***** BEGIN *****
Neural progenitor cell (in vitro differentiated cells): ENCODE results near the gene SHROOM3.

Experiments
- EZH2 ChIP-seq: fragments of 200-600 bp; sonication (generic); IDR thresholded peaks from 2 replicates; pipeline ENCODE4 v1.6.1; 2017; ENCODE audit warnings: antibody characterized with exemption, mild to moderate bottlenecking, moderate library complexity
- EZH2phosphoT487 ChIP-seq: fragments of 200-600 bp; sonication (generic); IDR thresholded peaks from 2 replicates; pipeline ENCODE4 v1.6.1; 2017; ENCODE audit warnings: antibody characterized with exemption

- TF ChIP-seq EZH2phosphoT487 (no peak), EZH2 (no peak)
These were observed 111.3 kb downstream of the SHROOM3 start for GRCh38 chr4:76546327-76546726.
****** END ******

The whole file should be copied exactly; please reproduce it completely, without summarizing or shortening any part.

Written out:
Neural progenitor cell (in vitro differentiated cells): ENCODE results near the gene SHROOM3.

Experiments
- EZH2 ChIP-seq: fragments of 200-600 bp; sonication (generic); IDR thresholded peaks from 2 replicates; pipeline ENCODE4 v1.6.1; 2017; ENCODE audit warnings: antibody characterized with exemption, mild to moderate bottlenecking, moderate library complexity
- EZH2phosphoT487 ChIP-seq: fragments of 200-600 bp; sonication (generic); IDR thresholded peaks from 2 replicates; pipeline ENCODE4 v1.6.1; 2017; ENCODE audit warnings: antibody characterized with exemption

- TF ChIP-seq EZH2phosphoT487 (no peak), EZH2 (no peak)
These were observed 111.3 kb downstream of the SHROOM3 start for GRCh38 chr4:76546327-76546726.